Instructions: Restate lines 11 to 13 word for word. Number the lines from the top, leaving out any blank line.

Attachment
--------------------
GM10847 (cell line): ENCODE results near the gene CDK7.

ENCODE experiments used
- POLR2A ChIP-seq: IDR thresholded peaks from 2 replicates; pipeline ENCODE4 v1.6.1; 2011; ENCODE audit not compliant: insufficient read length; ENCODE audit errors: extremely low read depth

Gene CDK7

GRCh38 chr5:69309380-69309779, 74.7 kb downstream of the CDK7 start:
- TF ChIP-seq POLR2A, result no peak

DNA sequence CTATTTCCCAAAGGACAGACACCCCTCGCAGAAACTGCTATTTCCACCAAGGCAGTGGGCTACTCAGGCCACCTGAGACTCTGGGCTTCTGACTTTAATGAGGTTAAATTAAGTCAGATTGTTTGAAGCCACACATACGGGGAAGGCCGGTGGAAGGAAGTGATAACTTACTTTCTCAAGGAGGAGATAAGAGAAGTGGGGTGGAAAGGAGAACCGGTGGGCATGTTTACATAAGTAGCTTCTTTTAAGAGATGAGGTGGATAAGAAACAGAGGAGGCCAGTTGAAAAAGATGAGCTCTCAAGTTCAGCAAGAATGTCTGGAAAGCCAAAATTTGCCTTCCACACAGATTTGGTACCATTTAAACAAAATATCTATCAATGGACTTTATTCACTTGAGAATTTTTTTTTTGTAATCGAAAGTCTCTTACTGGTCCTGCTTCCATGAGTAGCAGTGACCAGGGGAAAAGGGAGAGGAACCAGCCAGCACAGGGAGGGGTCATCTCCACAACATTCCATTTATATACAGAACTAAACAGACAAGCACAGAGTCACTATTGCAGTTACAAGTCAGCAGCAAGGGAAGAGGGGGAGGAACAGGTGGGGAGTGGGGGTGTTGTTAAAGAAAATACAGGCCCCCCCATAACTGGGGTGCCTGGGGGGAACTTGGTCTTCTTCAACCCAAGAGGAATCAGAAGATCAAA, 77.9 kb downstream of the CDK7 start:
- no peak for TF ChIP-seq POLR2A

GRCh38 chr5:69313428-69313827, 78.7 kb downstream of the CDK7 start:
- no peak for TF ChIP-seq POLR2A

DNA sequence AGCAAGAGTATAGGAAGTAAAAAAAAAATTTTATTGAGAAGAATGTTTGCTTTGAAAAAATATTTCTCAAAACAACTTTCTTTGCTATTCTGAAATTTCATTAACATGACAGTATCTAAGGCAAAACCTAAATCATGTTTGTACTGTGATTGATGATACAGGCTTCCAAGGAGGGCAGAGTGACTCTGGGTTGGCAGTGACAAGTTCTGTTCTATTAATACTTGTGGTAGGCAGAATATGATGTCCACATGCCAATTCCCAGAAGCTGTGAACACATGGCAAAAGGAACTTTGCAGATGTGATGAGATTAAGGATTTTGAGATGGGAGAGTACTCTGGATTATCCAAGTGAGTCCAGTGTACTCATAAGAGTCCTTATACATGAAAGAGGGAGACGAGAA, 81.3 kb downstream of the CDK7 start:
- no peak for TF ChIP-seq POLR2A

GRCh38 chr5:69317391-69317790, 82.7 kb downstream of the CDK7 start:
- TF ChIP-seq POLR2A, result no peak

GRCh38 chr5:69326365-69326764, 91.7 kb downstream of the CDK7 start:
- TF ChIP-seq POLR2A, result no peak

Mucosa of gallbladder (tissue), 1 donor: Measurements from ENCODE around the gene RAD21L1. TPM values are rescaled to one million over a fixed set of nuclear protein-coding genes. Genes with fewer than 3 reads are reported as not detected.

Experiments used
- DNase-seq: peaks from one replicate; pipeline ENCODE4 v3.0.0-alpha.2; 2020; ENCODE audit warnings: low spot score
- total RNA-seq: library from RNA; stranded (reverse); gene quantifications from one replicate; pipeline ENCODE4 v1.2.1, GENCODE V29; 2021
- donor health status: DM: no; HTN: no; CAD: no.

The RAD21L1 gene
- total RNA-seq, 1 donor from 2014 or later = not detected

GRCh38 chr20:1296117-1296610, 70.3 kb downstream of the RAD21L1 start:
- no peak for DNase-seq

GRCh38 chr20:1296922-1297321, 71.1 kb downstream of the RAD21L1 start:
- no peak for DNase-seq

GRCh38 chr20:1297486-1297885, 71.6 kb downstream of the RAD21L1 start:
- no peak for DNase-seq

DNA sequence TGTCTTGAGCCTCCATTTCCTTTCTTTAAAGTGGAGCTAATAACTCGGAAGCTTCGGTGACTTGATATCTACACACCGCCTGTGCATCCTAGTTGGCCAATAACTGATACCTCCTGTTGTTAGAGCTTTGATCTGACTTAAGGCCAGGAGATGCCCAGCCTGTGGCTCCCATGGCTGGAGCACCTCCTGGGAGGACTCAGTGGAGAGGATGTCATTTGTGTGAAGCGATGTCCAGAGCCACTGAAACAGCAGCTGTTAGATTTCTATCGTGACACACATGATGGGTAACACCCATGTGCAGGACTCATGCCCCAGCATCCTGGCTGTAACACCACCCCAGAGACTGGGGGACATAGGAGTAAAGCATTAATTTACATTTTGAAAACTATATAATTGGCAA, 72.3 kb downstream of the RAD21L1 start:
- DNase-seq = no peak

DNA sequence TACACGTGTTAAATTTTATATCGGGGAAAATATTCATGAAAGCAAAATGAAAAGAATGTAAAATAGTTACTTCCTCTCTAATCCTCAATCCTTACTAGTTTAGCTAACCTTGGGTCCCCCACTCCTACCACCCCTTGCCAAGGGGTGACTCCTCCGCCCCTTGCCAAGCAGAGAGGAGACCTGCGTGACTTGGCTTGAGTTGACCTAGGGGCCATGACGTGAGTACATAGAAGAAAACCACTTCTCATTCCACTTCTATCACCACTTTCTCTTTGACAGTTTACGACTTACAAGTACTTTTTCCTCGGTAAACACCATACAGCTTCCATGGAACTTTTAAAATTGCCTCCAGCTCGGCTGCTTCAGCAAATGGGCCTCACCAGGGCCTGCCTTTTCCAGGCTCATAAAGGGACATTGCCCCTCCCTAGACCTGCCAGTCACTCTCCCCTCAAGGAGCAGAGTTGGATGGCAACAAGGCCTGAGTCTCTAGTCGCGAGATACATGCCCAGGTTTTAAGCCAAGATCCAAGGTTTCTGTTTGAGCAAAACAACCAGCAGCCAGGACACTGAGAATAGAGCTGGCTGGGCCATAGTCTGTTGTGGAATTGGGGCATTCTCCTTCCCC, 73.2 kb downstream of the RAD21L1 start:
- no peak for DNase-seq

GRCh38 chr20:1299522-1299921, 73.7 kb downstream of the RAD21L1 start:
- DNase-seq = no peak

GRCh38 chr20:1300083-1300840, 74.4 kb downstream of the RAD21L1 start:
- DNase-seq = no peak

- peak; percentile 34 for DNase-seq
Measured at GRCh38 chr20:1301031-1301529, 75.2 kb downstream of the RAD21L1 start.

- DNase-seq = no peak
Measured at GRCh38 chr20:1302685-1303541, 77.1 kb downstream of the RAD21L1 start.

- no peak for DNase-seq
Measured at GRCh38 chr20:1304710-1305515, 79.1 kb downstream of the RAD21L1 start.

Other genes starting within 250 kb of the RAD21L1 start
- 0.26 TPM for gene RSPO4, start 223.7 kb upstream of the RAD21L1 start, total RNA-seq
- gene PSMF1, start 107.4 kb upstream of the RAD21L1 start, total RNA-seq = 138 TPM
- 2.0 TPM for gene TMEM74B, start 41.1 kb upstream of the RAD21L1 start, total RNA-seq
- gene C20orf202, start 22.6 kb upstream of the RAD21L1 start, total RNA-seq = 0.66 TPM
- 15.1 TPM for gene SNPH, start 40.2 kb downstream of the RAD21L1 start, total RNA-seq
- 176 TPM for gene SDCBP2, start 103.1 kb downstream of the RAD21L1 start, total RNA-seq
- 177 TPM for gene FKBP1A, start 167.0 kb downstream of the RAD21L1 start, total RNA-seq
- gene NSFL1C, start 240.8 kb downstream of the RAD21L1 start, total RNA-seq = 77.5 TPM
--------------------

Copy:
DNA sequence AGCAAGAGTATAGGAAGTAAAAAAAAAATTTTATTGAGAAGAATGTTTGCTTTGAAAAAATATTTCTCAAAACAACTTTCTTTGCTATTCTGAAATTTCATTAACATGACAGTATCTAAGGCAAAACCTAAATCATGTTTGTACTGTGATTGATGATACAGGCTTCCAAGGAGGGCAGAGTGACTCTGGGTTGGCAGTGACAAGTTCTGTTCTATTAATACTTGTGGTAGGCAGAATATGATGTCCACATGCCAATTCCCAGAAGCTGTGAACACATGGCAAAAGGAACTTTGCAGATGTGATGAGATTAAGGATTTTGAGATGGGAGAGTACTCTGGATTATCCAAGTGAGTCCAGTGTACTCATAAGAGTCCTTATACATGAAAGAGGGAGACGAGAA, 81.3 kb downstream of the CDK7 start:
- no peak for TF ChIP-seq POLR2A

GRCh38 chr5:69317391-69317790, 82.7 kb downstream of the CDK7 start: